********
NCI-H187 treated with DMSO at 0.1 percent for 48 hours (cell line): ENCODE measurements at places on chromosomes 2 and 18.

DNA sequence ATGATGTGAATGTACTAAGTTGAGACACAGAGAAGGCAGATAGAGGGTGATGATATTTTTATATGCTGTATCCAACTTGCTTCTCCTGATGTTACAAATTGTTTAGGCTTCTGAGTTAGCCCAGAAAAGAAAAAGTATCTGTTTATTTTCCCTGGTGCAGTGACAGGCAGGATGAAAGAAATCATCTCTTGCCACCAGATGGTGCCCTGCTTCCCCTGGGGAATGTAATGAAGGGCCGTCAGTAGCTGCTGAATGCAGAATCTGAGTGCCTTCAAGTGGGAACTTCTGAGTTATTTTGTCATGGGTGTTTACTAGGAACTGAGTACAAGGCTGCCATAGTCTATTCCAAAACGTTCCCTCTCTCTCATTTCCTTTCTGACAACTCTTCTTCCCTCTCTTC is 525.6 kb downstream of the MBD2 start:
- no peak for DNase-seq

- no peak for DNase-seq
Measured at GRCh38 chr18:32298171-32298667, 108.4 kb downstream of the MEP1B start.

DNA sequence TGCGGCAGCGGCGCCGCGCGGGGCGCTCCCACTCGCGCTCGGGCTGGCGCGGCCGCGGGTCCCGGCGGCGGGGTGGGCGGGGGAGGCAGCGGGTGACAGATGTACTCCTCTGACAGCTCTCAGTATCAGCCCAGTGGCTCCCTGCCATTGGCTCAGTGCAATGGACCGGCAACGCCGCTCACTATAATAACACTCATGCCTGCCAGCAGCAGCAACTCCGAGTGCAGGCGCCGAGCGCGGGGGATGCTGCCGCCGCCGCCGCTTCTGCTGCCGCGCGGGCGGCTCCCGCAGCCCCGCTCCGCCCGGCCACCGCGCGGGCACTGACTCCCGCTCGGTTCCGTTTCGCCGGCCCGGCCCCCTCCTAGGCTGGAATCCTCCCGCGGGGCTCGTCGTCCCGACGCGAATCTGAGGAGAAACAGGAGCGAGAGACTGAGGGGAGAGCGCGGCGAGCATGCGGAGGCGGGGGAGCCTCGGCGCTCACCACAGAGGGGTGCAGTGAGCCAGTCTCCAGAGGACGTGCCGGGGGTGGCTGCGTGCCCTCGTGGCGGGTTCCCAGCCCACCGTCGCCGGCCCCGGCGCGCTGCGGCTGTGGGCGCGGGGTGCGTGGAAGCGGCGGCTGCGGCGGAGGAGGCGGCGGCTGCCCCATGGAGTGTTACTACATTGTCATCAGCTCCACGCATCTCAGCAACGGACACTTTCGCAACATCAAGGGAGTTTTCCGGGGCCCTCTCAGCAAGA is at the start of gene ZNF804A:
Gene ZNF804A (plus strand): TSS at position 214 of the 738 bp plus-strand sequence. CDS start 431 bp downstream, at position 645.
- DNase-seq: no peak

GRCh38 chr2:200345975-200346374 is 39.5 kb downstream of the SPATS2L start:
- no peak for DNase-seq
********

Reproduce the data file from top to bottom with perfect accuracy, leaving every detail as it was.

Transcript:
NCI-H187 treated with DMSO at 0.1 percent for 48 hours (cell line): ENCODE measurements at places on chromosomes 2 and 18.

DNA sequence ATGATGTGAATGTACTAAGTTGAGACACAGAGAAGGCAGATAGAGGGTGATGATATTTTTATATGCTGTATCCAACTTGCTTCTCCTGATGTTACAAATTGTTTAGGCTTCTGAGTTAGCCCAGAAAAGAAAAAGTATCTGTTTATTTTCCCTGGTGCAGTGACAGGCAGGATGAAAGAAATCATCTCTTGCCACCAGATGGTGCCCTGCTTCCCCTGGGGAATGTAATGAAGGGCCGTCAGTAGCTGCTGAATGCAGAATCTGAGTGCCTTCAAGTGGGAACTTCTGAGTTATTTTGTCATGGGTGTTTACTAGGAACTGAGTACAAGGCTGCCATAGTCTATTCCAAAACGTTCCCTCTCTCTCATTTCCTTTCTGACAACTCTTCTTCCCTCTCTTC is 525.6 kb downstream of the MBD2 start:
- no peak for DNase-seq

- no peak for DNase-seq
Measured at GRCh38 chr18:32298171-32298667, 108.4 kb downstream of the MEP1B start.

DNA sequence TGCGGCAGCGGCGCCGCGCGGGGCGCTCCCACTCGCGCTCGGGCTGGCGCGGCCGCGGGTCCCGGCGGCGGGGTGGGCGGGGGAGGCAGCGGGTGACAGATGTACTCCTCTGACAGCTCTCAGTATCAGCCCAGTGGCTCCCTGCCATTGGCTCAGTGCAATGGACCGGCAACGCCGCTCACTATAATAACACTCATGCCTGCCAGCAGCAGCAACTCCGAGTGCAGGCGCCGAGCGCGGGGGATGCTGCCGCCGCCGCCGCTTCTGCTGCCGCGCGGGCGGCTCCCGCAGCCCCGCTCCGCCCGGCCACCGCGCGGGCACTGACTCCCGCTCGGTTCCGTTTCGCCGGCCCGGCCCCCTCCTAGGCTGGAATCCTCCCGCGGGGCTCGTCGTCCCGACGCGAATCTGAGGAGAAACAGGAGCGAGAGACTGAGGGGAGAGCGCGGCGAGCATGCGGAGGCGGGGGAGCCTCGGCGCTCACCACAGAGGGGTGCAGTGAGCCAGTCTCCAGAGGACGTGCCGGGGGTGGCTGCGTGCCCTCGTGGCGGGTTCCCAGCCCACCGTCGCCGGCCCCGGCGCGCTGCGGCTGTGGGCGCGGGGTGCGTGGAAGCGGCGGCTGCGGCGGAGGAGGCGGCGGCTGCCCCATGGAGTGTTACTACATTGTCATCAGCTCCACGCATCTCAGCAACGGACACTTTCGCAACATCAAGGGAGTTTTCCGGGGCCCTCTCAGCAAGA is at the start of gene ZNF804A:
Gene ZNF804A (plus strand): TSS at position 214 of the 738 bp plus-strand sequence. CDS start 431 bp downstream, at position 645.
- DNase-seq: no peak

GRCh38 chr2:200345975-200346374 is 39.5 kb downstream of the SPATS2L start:
- no peak for DNase-seq